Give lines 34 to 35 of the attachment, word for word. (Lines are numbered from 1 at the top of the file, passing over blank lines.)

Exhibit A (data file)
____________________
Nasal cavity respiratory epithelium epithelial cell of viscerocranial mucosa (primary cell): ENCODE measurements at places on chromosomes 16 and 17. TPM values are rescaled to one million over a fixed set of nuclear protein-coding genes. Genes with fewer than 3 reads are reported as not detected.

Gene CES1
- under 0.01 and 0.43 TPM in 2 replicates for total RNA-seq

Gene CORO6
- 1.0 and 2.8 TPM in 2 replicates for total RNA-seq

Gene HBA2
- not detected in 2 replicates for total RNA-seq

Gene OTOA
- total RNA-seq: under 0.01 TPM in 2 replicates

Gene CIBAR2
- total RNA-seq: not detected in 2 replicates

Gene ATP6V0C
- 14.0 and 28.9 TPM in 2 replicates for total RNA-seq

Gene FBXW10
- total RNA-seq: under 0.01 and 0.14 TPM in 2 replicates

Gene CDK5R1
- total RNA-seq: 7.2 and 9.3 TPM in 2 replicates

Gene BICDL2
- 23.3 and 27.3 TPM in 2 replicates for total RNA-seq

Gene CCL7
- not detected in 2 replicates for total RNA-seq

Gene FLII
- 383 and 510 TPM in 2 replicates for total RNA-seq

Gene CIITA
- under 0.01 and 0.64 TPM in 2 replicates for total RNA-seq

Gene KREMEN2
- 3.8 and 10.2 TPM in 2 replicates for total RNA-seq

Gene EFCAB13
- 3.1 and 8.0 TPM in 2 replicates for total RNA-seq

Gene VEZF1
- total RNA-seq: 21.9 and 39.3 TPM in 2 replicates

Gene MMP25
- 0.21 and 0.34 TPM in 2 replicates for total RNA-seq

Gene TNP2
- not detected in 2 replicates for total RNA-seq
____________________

Gene TNP2
- not detected in 2 replicates for total RNA-seq